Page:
With their vast oil and gas resources, Iran and Iraq constitute potential sources of energy supplies for Europe. Iran does not seem to represent a viable alternative to Russian gas, at least in the short to medium term. However, if the ongoing E3+3 talks over Iran’s nuclear programme reach a successful outcome beyond the tentative deal reached in Lausanne, it would create possibilities to explore the country’s resources and integrate it into the regional energy infrastructure.
Substantial investment would be needed to bring gas to the northwest to tap into Europe’s Southern Gas Corridor.
The political constraints to using Iranian energy, such as the international sanctions now in place, are obvious. But there are also infrastructural constraints, such as the geographical distribution of resources in Iran relative to its consumption, as well as the lack of production and export infrastructure. Iran’s gas resources (for example, the South Pars field) are in the south. Therefore, substantial investment would be needed to bring gas to the northwest to tap into Europe’s Southern Gas Corridor.
Iraq – and in particular, Kurdistan – is another potential supply option for Europe: it has massive oil and gas resources and international exploration and production companies are present and active. However, the parlous political situation in the country presents a major impediment to large-scale investment in developing the production and export capacities that would be needed to bring its energy to Europe.
The rapprochement in recent years between Turkey and the Kurdistan Regional Government in Iraq (KRG) has opened up the option of exporting gas supplies from Northern Iraq.
The rapprochement in recent years between Turkey and the Kurdistan Regional Government in Iraq (KRG) has opened up the option of exporting gas supplies from Northern Iraq. The KRG could play a large part in supplying Turkey with natural gas. And, given its huge gas reserves, it could also become a supplier to Europe in the long run, if disputes between Erbil and Baghdad over hydrocarbon development, export strategy, and revenue sharing are sorted out.
Algeria has in the past been Europe’s second largest external gas supplier (behind Russia), supplying around 25 billion cubic metres (bcm) via pipelines and 13.5 bcm via LNG for a market share of 9 percent in 2013. Algeria’s export potential is limited going forward, however, since it is struggling to launch new projects and those that are scheduled to come on line in 2015-2017 are not enough to compensate for the decline of its mature production fields. In addition to the supply side constraints, the domestic market is expected to grow, particularly in the utility, desalination, and industrial and chemical sectors. These two factors limit the extent to which Europe will be able to rely on additional supplies from Algeria in the coming years to replace the decline in European production.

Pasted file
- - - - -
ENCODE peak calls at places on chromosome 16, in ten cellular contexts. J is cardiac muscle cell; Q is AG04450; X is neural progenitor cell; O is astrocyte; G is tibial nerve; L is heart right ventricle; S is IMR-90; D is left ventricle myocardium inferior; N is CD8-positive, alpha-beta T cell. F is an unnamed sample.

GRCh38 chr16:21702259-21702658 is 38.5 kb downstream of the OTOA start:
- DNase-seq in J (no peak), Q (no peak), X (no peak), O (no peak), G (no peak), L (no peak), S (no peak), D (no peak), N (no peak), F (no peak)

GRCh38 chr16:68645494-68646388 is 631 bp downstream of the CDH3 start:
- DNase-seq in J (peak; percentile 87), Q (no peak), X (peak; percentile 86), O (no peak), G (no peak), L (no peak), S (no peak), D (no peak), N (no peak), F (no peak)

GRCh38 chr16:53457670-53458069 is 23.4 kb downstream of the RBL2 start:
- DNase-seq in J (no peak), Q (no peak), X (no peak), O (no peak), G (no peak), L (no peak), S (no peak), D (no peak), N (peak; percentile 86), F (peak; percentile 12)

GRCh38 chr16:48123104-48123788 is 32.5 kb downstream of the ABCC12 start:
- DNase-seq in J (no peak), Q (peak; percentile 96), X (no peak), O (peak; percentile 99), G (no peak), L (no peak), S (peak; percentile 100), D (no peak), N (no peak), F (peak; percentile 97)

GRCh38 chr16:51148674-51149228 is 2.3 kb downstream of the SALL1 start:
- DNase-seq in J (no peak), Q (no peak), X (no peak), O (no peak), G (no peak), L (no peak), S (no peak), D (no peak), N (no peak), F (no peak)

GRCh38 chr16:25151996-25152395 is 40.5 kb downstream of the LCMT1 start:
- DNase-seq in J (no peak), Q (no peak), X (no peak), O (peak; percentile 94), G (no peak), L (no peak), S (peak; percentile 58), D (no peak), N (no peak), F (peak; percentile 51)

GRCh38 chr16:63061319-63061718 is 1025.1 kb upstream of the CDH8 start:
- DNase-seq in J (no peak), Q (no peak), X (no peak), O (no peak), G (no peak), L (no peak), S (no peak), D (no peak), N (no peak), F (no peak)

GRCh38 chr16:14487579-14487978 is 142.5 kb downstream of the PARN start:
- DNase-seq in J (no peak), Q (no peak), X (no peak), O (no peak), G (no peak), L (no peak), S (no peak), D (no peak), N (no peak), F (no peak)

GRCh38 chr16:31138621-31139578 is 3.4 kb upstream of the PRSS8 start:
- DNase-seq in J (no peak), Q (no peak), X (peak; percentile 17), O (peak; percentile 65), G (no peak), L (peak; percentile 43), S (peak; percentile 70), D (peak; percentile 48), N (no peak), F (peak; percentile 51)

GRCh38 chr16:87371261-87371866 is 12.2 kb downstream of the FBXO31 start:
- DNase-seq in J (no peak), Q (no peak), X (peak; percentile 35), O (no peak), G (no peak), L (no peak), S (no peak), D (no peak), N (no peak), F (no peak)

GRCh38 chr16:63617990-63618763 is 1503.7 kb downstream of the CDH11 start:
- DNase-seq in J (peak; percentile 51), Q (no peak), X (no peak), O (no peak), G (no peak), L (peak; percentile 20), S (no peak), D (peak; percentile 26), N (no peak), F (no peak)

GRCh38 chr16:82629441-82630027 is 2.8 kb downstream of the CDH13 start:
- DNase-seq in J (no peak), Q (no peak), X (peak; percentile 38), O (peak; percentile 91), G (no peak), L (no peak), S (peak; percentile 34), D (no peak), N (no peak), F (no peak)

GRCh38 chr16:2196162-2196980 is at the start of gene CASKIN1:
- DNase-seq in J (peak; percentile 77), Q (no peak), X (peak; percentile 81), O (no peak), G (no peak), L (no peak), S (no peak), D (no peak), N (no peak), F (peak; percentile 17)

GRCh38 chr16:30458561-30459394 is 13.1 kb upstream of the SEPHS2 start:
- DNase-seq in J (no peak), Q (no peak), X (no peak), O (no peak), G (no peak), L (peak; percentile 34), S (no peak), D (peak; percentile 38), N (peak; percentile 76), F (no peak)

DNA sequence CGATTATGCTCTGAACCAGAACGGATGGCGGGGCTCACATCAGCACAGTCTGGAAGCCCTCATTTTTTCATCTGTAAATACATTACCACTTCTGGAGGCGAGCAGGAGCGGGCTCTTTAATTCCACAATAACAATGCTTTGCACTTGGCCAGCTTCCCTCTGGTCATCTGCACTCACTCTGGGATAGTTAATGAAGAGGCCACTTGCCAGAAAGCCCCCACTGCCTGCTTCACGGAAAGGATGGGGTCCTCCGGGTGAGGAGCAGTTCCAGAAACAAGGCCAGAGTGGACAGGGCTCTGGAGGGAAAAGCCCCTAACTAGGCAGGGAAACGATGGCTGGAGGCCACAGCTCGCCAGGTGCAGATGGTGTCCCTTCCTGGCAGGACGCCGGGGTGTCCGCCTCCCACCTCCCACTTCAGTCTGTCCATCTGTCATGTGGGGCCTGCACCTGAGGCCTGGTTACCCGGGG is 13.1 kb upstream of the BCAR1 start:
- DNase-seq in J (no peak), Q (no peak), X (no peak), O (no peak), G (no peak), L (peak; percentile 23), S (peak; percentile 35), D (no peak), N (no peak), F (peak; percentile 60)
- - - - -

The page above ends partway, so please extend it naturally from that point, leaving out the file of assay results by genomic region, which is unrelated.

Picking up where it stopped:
Algeria’s neighbour, Libya, could theoretically supply up to 15 bcm per year to Europe by the mid-2020s. In 2013 Libya produced 12 bcm and supplied around 5 bcm to Italy via the Greenstream pipeline. Unlike Algeria, Libya is expected to remain a net exporter, since the growth of its domestic market remains slow due to continued economic and political unrest in the country. However, its net export position is limited by the lack of potential for growth in Libya’s supplies, which is constrained by lack of export infrastructure. At the moment, Libya exports gas to Europe via the Greenstream pipeline (11 bcm per annum), which connects the country with Sicily.
Libya is expected to remain a net exporter, since the growth of its domestic market remains slow due to continued economic and political unrest in the country.
Libya also has an LNG export facility (in fact, the second LNG export plant ever built, after Algeria’s), which has a nameplate capacity of 3.2 million tonnes per annum. However, the facility is not in operation because of the heavy damage it has sustained during the conflict. It is unlikely to come back online in the short to medium term.
Thus, Libya’s gas export growth would have to be supplemented by new pipelines and/or by LNG plants, which, given the political uncertainties, seem unlikely to materialise any time soon.
It is highly unlikely that Egypt will remove energy subsidies in order to moderate the growth of demand.